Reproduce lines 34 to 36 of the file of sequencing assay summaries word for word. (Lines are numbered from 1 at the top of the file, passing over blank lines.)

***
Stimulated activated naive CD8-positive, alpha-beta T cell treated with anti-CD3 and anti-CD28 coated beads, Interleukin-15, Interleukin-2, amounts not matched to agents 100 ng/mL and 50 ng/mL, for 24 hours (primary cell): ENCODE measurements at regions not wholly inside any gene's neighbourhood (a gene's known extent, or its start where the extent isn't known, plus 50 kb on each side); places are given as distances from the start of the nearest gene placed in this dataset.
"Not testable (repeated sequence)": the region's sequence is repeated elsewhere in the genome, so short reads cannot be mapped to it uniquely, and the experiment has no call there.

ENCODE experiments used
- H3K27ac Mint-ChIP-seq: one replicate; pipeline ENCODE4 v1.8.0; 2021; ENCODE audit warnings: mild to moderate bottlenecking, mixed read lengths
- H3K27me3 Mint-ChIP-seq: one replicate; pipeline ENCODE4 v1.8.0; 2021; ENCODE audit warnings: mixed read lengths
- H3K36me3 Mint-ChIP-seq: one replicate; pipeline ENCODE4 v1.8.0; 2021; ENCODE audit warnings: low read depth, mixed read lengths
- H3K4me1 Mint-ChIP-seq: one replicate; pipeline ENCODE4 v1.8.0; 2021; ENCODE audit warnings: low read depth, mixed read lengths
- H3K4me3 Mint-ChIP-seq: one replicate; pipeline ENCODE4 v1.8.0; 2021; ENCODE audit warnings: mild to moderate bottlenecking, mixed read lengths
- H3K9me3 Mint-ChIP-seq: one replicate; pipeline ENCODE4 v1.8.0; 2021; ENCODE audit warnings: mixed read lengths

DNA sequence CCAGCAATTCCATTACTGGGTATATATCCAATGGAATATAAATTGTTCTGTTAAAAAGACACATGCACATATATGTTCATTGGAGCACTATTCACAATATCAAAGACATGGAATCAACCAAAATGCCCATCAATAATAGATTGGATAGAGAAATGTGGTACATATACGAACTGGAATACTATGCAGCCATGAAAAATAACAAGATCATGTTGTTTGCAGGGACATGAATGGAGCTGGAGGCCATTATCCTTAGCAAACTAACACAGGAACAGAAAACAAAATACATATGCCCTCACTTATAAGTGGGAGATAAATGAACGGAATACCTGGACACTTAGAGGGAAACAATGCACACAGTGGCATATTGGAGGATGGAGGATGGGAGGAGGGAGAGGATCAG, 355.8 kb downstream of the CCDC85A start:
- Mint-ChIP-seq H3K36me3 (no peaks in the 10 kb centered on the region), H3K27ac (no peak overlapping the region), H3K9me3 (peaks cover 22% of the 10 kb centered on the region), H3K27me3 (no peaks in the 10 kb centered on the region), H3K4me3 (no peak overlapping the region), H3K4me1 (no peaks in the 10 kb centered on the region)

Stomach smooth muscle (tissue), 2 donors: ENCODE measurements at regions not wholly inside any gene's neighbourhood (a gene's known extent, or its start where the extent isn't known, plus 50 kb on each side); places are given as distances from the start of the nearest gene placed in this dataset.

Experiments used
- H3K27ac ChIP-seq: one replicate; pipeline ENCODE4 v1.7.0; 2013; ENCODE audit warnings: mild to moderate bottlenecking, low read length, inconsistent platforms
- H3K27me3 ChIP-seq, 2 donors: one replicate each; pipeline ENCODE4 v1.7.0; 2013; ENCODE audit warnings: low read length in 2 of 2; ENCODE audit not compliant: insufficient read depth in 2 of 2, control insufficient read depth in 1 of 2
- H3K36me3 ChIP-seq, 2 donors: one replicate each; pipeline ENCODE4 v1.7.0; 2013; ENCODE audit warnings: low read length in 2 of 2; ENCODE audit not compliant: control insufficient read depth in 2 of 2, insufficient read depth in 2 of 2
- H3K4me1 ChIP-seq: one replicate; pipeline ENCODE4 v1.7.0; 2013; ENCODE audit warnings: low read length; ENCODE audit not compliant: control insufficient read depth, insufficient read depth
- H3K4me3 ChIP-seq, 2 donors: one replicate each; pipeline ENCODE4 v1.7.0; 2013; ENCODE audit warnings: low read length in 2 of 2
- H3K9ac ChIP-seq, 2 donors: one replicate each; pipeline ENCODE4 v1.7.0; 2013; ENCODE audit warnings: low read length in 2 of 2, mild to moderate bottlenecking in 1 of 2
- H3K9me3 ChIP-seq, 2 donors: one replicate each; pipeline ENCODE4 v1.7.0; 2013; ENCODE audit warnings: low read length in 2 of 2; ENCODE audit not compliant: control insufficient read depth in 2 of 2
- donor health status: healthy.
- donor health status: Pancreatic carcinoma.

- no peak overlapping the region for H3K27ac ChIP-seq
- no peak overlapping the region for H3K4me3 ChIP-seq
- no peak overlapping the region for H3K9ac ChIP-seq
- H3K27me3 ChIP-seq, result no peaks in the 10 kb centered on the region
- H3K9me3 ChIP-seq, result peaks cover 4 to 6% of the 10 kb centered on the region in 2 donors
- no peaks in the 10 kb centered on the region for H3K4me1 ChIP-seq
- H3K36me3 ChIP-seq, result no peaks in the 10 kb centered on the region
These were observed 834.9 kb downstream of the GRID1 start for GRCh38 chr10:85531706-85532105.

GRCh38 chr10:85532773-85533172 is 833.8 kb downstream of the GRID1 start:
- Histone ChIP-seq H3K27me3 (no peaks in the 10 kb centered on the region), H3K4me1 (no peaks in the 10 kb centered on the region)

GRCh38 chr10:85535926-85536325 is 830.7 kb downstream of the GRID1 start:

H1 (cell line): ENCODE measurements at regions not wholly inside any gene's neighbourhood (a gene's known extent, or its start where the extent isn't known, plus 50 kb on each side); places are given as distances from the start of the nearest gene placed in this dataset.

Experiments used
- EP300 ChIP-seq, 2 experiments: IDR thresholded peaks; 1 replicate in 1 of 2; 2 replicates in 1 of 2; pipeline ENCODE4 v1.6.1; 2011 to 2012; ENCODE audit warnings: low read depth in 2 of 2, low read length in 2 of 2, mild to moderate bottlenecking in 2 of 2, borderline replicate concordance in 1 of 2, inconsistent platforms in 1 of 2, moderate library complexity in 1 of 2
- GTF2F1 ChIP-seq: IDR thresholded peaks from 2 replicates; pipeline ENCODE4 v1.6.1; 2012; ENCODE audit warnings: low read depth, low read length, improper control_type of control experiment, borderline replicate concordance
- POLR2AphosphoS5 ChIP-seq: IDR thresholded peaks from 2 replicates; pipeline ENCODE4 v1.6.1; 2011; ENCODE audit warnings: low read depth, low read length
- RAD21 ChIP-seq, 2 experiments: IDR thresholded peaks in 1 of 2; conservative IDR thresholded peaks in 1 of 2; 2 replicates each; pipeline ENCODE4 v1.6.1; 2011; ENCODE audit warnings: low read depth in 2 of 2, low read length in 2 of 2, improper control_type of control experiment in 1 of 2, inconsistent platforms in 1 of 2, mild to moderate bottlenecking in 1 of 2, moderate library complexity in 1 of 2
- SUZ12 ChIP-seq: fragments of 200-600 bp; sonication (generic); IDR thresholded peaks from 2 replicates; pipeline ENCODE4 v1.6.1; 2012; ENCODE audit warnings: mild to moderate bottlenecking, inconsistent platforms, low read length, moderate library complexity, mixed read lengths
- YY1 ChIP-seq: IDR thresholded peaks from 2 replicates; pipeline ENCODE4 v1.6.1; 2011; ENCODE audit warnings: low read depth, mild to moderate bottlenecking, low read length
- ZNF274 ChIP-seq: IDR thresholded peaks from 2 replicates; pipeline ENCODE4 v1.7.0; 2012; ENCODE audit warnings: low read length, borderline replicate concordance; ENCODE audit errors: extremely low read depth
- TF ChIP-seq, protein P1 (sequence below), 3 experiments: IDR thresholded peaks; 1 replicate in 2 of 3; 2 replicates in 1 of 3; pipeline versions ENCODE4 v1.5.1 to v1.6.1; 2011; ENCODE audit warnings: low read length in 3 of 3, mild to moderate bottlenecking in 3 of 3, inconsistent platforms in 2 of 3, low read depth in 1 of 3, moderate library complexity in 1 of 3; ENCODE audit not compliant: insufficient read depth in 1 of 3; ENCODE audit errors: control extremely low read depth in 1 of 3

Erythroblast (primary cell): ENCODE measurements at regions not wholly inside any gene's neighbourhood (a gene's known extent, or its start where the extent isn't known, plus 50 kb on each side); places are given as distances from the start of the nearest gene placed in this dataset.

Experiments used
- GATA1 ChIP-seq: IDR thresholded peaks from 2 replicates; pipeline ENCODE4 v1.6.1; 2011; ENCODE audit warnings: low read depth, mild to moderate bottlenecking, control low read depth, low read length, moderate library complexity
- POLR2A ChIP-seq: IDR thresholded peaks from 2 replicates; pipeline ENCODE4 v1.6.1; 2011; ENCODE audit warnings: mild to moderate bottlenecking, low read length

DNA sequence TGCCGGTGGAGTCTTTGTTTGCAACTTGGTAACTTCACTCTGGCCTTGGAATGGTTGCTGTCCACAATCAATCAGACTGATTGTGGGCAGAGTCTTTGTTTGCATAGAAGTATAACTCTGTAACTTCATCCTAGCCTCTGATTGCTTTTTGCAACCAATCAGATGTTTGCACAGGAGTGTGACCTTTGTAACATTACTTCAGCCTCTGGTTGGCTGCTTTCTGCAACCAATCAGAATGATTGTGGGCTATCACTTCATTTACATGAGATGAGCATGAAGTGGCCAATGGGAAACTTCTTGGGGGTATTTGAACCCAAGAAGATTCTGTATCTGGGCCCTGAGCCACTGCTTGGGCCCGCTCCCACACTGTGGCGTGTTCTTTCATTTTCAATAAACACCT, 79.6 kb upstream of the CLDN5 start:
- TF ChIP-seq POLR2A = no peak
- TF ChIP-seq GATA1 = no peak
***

H1 (cell line): ENCODE measurements at regions not wholly inside any gene's neighbourhood (a gene's known extent, or its start where the extent isn't known, plus 50 kb on each side); places are given as distances from the start of the nearest gene placed in this dataset.

Experiments used
- EP300 ChIP-seq, 2 experiments: IDR thresholded peaks; 1 replicate in 1 of 2; 2 replicates in 1 of 2; pipeline ENCODE4 v1.6.1; 2011 to 2012; ENCODE audit warnings: low read depth in 2 of 2, low read length in 2 of 2, mild to moderate bottlenecking in 2 of 2, borderline replicate concordance in 1 of 2, inconsistent platforms in 1 of 2, moderate library complexity in 1 of 2